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  • Margaret Schopp

Did this IKEA dresser cost $199 or $1,049?



I am at IKEA waiting in line to return a dresser.  Why am I returning a dresser – well that is the subject of a different post on organization and company values, but I digress.

Sitting here got me to thinking about a topic common to professional service firms – how do I account for my time.


As a business owner, when you add up all your company expenses, do you include your own compensation or do you just assume that your earnings are the left over profit.  If you do include your compensation, how do you value it?  Do you include what you would like to earn or do you include what you would have to pay someone else to do your job. 

Lots of options and no real right answer, which leads me back to IKEA.   


A few weeks back, I purchased a 6 drawer dresser for $199, or $217.90 with tax.

But, to be honest the cost of that dresser really did not stop with what I paid for it.  It took an investment of time to get that dresser ready for use.  In this case, the investment of time was:

   go to IKEA (30 minutes),

   get through IKEA (1 hour at a minimum!),

   load the car (15 minutes assuming everything fits),

   drive back home (30 minutes) then finally,

   assemble the item (2 hours)

Grand total:  $199 plus 4 hours and 15 minutes of my time.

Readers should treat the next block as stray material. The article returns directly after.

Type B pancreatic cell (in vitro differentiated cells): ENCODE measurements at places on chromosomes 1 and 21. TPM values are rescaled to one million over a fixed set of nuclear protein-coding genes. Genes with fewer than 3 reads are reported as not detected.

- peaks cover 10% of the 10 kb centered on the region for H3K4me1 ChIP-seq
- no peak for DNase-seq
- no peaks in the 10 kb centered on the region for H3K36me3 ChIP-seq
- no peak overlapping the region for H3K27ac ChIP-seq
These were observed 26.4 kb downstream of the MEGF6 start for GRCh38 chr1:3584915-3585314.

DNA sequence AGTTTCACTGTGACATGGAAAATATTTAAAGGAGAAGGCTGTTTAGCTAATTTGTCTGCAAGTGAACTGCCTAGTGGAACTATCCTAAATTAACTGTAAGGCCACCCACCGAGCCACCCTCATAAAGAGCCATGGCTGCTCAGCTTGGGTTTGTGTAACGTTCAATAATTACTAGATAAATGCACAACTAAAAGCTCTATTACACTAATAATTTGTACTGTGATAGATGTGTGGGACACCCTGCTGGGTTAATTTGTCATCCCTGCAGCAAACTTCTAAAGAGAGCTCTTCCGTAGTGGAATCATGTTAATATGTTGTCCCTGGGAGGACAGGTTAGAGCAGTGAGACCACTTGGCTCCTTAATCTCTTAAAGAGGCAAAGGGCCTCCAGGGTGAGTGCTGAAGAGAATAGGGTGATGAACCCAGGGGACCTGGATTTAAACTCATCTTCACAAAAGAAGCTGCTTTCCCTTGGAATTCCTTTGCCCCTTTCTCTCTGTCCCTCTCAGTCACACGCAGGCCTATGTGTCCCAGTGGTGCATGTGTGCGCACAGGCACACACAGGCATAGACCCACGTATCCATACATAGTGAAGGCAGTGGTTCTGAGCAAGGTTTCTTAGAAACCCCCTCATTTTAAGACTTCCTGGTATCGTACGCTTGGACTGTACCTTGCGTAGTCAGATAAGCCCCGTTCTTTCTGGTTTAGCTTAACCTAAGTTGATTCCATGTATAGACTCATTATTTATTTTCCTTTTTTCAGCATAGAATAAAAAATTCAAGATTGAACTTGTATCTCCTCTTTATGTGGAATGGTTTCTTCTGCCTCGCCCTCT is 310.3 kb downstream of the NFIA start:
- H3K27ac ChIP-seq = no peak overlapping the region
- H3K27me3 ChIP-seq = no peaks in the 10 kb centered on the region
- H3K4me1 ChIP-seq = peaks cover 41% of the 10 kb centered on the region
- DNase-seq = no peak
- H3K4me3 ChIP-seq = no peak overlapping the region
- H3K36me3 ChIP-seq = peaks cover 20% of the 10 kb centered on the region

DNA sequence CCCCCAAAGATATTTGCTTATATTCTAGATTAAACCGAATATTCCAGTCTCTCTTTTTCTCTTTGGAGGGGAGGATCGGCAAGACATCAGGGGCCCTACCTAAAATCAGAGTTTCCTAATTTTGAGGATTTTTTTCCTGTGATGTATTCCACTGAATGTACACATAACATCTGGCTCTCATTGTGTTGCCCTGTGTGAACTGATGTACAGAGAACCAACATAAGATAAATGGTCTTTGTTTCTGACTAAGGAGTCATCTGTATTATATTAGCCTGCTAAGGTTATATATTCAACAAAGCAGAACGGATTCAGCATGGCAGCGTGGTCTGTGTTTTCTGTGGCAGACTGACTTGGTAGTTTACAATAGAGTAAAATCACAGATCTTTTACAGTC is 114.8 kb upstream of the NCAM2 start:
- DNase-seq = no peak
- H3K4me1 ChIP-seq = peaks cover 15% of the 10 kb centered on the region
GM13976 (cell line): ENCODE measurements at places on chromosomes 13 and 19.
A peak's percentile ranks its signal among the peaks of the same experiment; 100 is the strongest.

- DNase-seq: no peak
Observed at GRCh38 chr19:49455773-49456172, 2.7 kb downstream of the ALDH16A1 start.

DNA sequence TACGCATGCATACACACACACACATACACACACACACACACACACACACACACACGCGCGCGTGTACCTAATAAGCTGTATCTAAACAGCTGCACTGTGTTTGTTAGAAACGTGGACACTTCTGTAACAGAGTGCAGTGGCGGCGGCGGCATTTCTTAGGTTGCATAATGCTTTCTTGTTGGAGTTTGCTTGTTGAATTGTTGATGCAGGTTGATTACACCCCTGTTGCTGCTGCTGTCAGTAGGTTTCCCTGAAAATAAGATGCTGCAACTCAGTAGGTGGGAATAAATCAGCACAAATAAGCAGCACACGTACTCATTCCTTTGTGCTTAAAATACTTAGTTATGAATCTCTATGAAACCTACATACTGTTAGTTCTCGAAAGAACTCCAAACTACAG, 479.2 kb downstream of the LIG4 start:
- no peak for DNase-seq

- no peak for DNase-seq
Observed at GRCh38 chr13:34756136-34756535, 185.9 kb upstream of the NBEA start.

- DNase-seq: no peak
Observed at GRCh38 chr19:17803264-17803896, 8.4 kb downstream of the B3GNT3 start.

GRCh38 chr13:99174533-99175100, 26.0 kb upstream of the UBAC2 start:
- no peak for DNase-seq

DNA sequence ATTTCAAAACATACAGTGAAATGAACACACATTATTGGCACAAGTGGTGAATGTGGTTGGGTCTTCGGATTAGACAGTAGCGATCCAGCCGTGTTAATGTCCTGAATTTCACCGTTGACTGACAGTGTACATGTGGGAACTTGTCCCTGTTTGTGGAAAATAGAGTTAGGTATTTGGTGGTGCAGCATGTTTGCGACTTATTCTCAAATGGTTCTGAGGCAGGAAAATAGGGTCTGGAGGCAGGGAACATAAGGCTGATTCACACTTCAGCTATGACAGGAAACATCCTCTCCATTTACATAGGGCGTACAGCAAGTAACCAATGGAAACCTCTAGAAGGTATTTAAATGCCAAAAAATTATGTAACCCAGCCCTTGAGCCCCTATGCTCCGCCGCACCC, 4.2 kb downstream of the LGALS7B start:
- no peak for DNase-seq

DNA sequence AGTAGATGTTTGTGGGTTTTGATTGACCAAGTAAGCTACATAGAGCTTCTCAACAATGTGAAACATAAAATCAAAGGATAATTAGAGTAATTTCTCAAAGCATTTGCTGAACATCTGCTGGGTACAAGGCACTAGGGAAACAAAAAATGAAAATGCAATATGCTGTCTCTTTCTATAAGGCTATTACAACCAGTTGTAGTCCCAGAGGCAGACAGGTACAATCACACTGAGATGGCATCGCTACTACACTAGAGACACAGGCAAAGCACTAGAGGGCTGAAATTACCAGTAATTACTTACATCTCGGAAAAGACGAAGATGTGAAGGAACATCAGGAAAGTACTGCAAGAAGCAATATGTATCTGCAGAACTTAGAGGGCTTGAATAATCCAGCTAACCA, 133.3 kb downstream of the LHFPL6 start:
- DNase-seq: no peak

So if we are determining the total cost of the dresser, we know the cost of $199, but how do we assign a value to the 4 hours and 15 minutes it took to get that dresser in place and usable. 


On the one extreme, we assign no value to the 4 hours and 15 minutes.  Heck putting IKEA furniture together for some is a hobby or a challenge in most cases, and hobby time is fun time = total cost $199 plus the satisfaction of putting it together.


On the other extreme, we could assign this project the same hourly rate we charge our clients.  In this case, assuming a $200/hr billing rate = total cost $1,049 ($199 plus $200 for 4 hours and 15 minutes).


A third option is to use our annual income (converted to an hourly rate of course).  Assuming $75/hr = total cost $517.75 ($199 plus $75 for 4 hours and 15 minutes).

Again, lot of options no real answer.


The point is not to manage life by always comparing against the billable hour or hourly income because if that would drive us crazy (and, we would probably work way too hard as well).  But I do think it is a good exercise to understand that there is value in our time and since our time is a finite resource, we should give very special consideration as to how that time is spent and if we are getting good value in return for time spent. 


So the next time you are looking at your firm finances, consider how you see your own compensation and ask yourself if you are assigning the appropriate value to your time. 

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